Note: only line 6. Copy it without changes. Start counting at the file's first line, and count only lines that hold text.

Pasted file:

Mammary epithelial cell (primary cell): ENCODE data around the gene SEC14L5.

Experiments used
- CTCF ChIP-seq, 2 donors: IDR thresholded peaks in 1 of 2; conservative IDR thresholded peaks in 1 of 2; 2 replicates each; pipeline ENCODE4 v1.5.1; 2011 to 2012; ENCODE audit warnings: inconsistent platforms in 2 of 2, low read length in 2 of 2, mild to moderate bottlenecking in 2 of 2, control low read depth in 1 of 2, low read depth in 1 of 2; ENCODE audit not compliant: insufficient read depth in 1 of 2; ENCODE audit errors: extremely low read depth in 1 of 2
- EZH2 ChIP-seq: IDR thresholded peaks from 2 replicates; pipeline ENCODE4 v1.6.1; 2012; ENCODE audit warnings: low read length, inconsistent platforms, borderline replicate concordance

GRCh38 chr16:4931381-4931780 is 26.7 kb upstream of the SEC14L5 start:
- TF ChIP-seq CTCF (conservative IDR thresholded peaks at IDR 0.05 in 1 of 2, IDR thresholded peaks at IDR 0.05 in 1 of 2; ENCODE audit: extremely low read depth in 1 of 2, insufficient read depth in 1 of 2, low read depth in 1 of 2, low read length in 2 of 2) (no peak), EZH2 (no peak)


- TF ChIP-seq CTCF (conservative IDR thresholded peaks at IDR 0.05 in 1 of 2, IDR thresholded peaks at IDR 0.05 in 1 of 2; ENCODE audit: extremely low read depth in 1 of 2, insufficient read depth in 1 of 2, low read depth in 1 of 2, low read length in 2 of 2) (no peak), EZH2 (no peak)